This dissertation contains two essays on the provision of a specific type of public good, specifically public goods that affect the probability with which different states of the world occur. Two potential examples of this type of public good are levees and monitoring networks for disease. To distinguish this type of public good from those that have no relationship with risk we adopt the term risk-modifying public good. The first essay focuses on the provision of risk-modifying public goods within a mechanism design framework. The main result of the first essay is proof that there exists a family of social choice functions that provide a Pareto efficient level of a risk-modifying public good and that these social choice functions are implementable in dominant strategies. The family of social choice functions we identify provide a unique level of the public good and vary only in how the gains from providing the public good are distributed amongst the agents in the economy. The second essay is empirical in nature and focuses on measuring the returns to information gathered by a monitoring network for an invasive wind borne crop disease (soybean rust). What makes this information a risk-modifying public good is that it is used by agricultural producers to inform themselves about their risk of being affected by this invasive species and to make fungicide application decisions. In this type of situation, applying fungicides when the disease is actually present can be thought of as one state-of-the-world and applying fungicides when one shouldn't another. Thus, a state-of-the-world can be thought of as a combination of agent's beliefs about the environment relative to the reality that they face. A dynamic model of farmer decision making is presented where the information from the monitoring network can help farmers better learn about their risk of soybean rust infection and can potentially be used as an alternative to a farmer scouting soybean fields if the information is sufficiently accurate. Using this model, the marginal returns produced by additional years of monitoring and the question of the optimal spatial arrangement of sentinel plots are considered.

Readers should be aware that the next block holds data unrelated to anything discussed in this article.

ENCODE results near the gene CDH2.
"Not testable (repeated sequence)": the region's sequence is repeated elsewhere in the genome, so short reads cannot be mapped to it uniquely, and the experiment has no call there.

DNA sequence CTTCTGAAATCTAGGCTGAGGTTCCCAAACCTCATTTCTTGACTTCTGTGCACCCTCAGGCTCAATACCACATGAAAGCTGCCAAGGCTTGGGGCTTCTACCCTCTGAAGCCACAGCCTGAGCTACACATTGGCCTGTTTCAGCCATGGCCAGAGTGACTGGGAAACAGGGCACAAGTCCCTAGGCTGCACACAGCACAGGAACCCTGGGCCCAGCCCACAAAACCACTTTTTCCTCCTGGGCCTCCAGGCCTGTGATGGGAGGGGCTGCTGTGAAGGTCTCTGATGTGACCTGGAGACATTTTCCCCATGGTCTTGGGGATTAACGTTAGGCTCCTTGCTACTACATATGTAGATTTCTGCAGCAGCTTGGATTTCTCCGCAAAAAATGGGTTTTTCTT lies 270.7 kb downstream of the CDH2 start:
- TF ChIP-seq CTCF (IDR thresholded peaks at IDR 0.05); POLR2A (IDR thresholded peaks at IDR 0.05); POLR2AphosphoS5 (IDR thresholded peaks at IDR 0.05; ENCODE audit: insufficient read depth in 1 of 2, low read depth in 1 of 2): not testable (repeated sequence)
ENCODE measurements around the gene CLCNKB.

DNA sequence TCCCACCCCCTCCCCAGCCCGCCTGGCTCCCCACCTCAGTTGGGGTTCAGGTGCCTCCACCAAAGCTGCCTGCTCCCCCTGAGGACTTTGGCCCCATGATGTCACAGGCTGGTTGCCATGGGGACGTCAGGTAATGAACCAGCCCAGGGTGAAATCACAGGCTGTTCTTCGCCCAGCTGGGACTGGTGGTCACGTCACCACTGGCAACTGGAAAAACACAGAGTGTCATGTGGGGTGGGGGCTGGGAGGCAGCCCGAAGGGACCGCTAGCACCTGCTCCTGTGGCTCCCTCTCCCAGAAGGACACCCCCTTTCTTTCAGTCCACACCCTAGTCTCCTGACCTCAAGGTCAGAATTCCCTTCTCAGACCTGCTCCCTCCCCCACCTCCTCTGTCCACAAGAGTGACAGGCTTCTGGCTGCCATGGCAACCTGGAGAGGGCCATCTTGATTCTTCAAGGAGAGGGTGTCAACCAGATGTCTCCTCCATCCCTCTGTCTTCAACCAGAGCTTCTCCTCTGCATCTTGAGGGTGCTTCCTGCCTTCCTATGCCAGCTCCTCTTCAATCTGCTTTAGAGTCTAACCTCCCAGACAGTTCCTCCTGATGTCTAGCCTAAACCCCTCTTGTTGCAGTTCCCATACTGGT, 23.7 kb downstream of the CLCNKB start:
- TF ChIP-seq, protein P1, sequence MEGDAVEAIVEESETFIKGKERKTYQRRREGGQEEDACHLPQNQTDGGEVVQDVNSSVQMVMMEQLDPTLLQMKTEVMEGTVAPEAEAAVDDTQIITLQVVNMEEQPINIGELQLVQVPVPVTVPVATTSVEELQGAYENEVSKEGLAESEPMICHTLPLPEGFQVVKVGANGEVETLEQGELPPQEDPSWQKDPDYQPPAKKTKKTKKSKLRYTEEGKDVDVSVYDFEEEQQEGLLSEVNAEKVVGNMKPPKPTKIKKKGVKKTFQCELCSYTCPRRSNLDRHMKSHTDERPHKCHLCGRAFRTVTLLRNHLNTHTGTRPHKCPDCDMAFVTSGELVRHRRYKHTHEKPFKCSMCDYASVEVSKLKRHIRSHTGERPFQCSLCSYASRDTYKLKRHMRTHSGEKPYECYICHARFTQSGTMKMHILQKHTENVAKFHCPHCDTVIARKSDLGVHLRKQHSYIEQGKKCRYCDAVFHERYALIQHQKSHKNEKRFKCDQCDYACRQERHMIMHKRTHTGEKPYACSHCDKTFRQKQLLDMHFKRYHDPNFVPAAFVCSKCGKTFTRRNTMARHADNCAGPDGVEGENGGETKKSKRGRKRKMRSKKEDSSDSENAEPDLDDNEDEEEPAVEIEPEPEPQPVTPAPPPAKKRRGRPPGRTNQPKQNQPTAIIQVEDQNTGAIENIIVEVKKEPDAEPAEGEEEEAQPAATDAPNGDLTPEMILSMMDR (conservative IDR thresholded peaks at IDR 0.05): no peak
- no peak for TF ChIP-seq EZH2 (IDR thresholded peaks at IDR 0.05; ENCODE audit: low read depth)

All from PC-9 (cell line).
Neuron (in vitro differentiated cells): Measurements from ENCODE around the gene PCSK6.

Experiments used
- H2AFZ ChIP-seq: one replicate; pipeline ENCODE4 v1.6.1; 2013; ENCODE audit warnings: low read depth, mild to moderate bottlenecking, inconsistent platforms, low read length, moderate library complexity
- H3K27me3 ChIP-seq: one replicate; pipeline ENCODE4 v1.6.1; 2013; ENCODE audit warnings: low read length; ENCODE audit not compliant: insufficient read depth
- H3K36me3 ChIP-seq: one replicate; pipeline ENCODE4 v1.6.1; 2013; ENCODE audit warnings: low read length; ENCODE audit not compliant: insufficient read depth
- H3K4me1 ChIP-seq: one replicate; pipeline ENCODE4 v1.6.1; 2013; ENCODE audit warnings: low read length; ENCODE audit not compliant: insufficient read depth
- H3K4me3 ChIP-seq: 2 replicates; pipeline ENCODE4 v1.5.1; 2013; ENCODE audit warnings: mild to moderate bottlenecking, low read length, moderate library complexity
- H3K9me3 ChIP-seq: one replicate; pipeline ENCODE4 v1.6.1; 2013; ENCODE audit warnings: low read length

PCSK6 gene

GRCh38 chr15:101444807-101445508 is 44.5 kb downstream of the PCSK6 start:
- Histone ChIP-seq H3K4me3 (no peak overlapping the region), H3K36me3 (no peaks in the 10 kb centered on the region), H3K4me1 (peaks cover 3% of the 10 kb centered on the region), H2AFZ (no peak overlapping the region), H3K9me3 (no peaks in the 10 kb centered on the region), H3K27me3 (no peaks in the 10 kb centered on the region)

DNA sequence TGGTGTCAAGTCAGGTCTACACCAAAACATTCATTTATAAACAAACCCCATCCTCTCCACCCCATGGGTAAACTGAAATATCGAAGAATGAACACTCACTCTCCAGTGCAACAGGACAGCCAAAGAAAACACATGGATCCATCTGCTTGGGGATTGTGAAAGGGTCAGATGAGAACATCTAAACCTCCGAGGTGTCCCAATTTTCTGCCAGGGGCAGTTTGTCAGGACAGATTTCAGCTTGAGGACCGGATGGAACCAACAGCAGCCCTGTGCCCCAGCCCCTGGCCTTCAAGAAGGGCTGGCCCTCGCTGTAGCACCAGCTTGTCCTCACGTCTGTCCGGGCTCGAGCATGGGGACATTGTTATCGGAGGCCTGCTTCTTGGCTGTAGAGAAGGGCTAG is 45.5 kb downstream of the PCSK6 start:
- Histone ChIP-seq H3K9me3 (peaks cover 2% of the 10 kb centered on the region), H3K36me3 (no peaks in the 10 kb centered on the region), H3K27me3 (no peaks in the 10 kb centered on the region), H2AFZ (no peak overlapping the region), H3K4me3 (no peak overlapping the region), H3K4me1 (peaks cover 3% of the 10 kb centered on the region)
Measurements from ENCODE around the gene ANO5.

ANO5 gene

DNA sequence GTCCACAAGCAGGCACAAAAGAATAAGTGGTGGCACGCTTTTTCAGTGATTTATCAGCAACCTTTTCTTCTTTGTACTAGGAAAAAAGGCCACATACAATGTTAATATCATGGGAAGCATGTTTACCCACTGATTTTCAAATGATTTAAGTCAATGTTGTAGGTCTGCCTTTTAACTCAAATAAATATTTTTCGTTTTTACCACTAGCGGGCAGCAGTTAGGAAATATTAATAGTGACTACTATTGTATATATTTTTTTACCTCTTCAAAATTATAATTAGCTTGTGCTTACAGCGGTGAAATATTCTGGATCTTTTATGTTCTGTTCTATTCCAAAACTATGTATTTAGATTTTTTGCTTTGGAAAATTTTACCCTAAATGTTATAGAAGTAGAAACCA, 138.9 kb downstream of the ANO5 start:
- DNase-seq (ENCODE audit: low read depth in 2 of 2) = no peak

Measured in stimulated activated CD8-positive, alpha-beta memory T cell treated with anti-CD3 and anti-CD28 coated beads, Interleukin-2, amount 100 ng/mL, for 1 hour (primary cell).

University of Minnesota Ph.D. dissertation. January 2012. Major: Applied Economics. Advisor: Dr. Terrance M. Hurley. 1 computer file (PDF); vii, 56 pages.
Aultman, Stephen Seyler.
Mitigating floods and pestilence: examining the provision of public goods under uncertainty.
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